Words was first realised in 2009 and shown in Am Nuden Da‘s former London space in conjunction with the Los Angeles based journal Material. It was conceived as an exhibition focused on artists’ use of the written word. To coincide with the re-installation of Words at Four Boxes Gallery, Am Nuden Da has curated the exhibition Untitled.
The 13 artists participating in Untitled have responded to a proposition that the works shown here should be chosen on the basis of their status as ‘Untitled’. Where Words foregrounds language at the expense of materiality, Untitled performs antithetically by engaging with the physical and visual.
For the Words exhibition 85 artists have been invited to email a ‘text piece’ to Am Nuden Da who, using a standardised format, have copied and pasted each submission onto a single sheet of A4. All pieces are set in Arial, the default typeface, at point 10 size. This dogmatic method represents an attempt to foreground language ahead of personal style, design, layout and graphic appearance.
The installation of the untitled works offers a contrasting visual and material situation, one where categorising and identifying the artwork takes a paradoxical turn by relying on a linguistic association, that of being unnamed. Throughout the last century the ‘Untitled’ proposition has become not simply a default mechanism for not assigning a name to a work of art but a recognised methodology, one which this show addresses.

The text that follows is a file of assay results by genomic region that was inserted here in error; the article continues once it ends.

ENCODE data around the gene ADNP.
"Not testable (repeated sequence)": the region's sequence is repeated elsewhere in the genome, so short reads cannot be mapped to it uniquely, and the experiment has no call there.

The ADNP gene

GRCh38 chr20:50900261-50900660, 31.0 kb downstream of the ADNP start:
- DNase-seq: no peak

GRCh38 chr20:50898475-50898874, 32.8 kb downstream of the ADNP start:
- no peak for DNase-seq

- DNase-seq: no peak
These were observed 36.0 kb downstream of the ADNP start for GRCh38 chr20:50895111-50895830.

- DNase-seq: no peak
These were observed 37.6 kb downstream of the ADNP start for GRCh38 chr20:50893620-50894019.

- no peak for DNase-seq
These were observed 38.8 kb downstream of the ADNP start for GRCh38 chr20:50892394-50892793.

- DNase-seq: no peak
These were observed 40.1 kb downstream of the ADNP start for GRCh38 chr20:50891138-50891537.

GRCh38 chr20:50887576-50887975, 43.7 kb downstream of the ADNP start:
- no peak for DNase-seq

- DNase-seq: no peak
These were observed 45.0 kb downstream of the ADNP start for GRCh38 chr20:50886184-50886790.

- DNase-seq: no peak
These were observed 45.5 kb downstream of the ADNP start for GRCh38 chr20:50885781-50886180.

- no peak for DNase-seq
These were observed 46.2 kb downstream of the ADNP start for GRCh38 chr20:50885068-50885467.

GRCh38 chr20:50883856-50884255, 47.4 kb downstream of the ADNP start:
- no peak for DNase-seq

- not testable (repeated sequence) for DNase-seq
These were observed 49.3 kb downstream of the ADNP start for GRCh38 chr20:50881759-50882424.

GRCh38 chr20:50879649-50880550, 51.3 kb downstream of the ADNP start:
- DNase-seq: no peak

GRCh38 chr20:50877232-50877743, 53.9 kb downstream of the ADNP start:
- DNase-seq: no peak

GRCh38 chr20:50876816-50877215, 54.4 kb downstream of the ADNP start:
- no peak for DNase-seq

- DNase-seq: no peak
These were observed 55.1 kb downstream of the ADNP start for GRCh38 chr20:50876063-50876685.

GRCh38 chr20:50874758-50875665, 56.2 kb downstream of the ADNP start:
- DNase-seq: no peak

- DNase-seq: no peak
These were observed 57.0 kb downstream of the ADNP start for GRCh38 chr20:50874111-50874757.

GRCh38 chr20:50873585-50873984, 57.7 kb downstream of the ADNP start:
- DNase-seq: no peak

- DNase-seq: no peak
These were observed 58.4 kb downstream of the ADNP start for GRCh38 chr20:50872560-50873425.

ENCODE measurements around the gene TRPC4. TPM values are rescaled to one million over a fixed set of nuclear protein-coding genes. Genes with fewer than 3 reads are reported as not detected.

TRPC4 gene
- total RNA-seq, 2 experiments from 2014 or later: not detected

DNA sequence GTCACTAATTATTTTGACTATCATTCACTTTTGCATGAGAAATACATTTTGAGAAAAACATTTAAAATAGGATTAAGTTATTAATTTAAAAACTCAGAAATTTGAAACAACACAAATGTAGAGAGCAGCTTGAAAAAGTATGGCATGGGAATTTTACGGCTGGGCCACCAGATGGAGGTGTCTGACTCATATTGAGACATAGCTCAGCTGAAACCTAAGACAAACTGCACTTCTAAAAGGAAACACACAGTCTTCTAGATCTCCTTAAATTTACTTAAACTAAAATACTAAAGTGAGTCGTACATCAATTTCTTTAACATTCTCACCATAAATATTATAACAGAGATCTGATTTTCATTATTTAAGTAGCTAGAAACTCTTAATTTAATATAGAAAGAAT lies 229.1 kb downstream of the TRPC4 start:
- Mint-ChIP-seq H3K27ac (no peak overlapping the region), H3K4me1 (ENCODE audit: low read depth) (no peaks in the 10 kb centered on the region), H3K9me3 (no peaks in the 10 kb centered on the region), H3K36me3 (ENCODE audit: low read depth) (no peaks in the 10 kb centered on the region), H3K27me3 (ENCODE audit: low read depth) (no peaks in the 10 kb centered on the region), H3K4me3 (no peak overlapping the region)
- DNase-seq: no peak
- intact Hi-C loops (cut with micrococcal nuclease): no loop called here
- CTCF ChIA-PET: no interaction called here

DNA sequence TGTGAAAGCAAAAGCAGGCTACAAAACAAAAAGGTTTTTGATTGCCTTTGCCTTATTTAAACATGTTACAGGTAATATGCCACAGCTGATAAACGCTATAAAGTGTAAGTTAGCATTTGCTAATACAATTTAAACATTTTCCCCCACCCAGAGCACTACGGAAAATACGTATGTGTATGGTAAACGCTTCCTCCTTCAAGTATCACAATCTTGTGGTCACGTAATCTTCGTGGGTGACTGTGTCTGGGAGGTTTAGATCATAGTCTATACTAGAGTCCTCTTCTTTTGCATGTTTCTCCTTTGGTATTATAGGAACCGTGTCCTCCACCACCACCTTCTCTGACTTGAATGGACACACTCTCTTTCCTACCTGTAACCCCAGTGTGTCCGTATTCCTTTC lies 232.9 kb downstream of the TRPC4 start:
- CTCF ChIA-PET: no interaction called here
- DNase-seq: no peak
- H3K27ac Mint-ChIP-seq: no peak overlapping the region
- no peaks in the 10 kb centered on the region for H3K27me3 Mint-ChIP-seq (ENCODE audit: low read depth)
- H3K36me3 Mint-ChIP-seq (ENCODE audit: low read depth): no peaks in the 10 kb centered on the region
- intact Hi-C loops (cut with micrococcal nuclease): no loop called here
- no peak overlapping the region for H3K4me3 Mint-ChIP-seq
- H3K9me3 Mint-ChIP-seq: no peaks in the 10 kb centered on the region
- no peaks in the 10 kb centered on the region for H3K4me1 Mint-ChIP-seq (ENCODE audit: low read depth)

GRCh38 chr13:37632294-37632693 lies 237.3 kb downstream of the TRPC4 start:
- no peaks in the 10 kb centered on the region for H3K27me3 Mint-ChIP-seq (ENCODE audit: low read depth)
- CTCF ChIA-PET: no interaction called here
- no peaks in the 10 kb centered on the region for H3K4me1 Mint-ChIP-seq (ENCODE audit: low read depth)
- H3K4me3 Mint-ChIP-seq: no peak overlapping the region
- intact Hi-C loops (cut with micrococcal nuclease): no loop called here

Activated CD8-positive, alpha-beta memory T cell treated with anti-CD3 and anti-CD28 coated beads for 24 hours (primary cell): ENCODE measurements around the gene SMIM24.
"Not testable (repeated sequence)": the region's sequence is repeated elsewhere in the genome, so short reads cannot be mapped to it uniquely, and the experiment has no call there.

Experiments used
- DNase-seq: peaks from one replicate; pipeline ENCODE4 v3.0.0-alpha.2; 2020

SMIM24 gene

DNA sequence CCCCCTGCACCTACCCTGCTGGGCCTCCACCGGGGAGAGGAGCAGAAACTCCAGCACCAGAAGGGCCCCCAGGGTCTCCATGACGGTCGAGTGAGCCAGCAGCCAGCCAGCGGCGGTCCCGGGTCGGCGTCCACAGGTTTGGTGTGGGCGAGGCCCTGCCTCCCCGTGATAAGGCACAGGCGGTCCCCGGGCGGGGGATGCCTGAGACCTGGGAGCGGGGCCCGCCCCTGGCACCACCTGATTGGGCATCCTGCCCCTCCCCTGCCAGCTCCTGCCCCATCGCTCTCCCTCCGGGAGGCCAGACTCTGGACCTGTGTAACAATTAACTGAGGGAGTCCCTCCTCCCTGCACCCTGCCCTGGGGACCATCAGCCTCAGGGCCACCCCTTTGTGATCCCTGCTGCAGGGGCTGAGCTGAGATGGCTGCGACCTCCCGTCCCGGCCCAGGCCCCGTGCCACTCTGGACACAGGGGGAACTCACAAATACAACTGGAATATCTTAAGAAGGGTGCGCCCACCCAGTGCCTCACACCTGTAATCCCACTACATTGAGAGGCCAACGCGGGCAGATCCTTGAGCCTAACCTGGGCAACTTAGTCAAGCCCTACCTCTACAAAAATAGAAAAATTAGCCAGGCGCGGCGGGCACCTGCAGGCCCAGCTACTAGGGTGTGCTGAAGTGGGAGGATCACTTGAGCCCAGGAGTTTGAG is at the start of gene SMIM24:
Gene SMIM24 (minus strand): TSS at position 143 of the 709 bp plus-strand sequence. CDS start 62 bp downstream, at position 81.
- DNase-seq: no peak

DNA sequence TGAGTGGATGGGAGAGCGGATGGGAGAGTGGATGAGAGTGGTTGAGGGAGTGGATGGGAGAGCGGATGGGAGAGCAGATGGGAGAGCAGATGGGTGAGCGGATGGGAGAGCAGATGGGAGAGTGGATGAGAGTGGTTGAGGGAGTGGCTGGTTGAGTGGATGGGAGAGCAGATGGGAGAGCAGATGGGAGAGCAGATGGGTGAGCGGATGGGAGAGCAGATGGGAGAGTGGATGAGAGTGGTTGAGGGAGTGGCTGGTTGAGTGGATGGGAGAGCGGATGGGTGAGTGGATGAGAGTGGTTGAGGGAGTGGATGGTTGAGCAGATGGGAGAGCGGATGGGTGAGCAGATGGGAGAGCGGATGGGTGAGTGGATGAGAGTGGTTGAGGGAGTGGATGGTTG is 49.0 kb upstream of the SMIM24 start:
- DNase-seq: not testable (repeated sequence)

Marcel Duchamp christened the modern title as an “invisible color”, offering it a name that was simultaneously precise, paradoxical, ironic and impossible.  you must say words, as long as there are any, until they find me, until they say me, strange pain, strange sin, you must go on, perhaps it‘s done already, perhaps they have said me already, perhaps they have carried me to the threshold of my story, before the door that opens on my story, that would surprise me, if it opens, it will be I, it will be the silence, where I am, I don’t know, I’ll never know, in the silence you don’t know, you must go on, I can’ t go on, I’ll go on.  “When?”   “Invisible Colors: A Visual History of Titles”, John C. Welchman (Yale University Press, 1997) p. 8  “The Unnamable”, Samuel Beckett  Untitled, 2010, Cally Spooner